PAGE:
January 26, 2014

Legal Tender I: Dedicated Darics and Swimming Shekels

Persian Daric 

(4th Century B.C.)
Currency or money is mentioned throughout the Bible as would be expected of a historical document that documents historical events. Currency is anything that is used in any circumstances, as a medium of exchange.

Specifically the money that I will refer to in this post is a medium that can be exchanged for goods and services that has a specific name. In other words the basis for American currency and money is the dollar, cent, etc. For this post the use of "currency" will be considered synonymous with the concept of money or coinage even though in reality they are not the same thing. It is generally a system of money or monetary units in use in a geographic location (nation) or perceived area (internet).

Currency of money is the lubricant or lifeblood that allows a practical application of economy at the street level. Money being representative often takes on different meanings to different people and the Bible at times shows this fact. The idea of currency can even be spiritual or spiritualized at times because money's value that is instilled in it...is really a faith and trust in what backs it or gives it it's exchange value.

The first and only mention of a coin by name that I was able to find in the entire Old Testament was in Ezra.

Ezra 2:69 ~ “According to their ability they gave to the treasury for this work 61,000 darics of gold, 5,000 minas of silver and 100 priestly garments.

The first thing we should do is differentiate the types of exchange going on here. (1) Although garments are mediums of exchange, they are not really money in the sense I am aiming at for this post. They are more a form of barter. Barter is a system of exchange by which goods or services are directly exchanged for other goods or services whereas money acts as an intermediary unit in an exchange or represents something else in value. (2) The same applies to the 5000 minas. Minas are not specific units of currency but rather bulk weights or a measure of a parcel of a material. As grain is often measured in bushels, large amounts of silver bullion or block are measured in minas. So 5000 minas would’ve been the modern equivalent of 3 tons of silver. (3) When we arrive at the darics, we see a named coin. The Daric was a Persian unit of currency. It should not be surprising that returning exiles from Babylonian exile would offer what was probably in their purses or money bags. Why? Because the Babylonians were subsequently conquered by Persia. This passage tells us that 61,000 darics of gold were dedicated or given for Temple use.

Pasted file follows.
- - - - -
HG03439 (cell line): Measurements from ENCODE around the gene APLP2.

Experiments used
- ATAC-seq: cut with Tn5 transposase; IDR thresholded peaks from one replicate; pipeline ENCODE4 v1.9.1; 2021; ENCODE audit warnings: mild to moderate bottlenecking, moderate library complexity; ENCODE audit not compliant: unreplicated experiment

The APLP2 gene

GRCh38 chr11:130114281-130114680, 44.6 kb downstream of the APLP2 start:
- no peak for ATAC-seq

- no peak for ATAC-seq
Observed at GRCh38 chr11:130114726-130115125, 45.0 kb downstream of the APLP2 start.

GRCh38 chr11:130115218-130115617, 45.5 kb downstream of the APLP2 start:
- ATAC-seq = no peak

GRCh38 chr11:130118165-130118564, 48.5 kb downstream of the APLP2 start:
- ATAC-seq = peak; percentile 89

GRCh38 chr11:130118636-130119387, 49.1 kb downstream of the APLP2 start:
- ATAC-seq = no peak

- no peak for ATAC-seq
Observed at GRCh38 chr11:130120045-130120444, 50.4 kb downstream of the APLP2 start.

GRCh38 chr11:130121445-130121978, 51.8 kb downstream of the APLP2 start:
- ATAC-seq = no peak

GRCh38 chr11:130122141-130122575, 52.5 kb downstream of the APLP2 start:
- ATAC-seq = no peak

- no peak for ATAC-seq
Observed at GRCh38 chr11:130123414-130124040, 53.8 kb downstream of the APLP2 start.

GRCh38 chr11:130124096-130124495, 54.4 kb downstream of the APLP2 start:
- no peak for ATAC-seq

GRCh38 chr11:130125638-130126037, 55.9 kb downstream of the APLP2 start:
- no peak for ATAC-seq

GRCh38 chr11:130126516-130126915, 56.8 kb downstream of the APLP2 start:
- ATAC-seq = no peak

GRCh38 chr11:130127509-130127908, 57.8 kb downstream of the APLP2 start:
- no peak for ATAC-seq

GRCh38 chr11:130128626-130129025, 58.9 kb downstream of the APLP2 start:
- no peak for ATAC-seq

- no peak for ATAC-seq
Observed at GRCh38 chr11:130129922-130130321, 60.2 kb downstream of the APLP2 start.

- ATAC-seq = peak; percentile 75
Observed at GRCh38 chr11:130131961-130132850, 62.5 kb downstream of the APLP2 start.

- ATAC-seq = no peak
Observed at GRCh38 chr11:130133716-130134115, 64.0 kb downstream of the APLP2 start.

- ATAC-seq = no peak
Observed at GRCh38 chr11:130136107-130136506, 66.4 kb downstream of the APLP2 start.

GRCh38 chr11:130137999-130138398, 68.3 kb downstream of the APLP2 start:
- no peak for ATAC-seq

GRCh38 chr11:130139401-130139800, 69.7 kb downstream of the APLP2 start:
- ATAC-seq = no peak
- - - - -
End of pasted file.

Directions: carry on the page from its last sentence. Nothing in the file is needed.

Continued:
All these exchanges were freewill offerings to the Lord When they arrived at the house of the Lord in Jerusalem. They were to go towards the rebuilding of the house of God on its old site. People were investing in something...sight unseen and this was an act of faith that the Lord would allow it to happen. Please keep in mind that these people had just came back from exile. Each gave in accordance to their ability…just as we should today. A tithe or church offering is a freewill offering and an investment in God’s kingdom in advance. It is not a requirement, it is an issue of conscience. Although not required, it most certainly shows where one’s priorities are spiritually.

It should be mentioned that a parallel passage in Nehemiah 7 is often cited as a contradiction in totals but it needs to be understood that because Nehemiah goes into more explicit details of the offerings, does not negate the statements made in Ezra. Nehemiah merely detailed in finer nuance for different purposes from Ezra. Nehemiah mentions separately the contributions of the governor, heads of houses and others. Nehemiah also mentions offerings in kinds rather than exact monetary terms (hence the reason for my citing of Ezra instead of Nehemiah). Just like the issue of Solomon and his horses and chariots...because something is not mentioned does not mean it didn’t exist, it means that the purposes for writing different books varied. Nehemiah was a personal account and he was directly responsible for the rebuilding of the temple. It is not surprising that we would see a more explicit outline or list of usable resources as opposed to Ezra who was a scribe. During the time of Ezra’s writing the exiles were wavering in their faith and determination and the book of Ezra takes on a more theological purpose. Nehemiah is more about people who had a resoluteness and it was about getting the task of the temple rebuilt.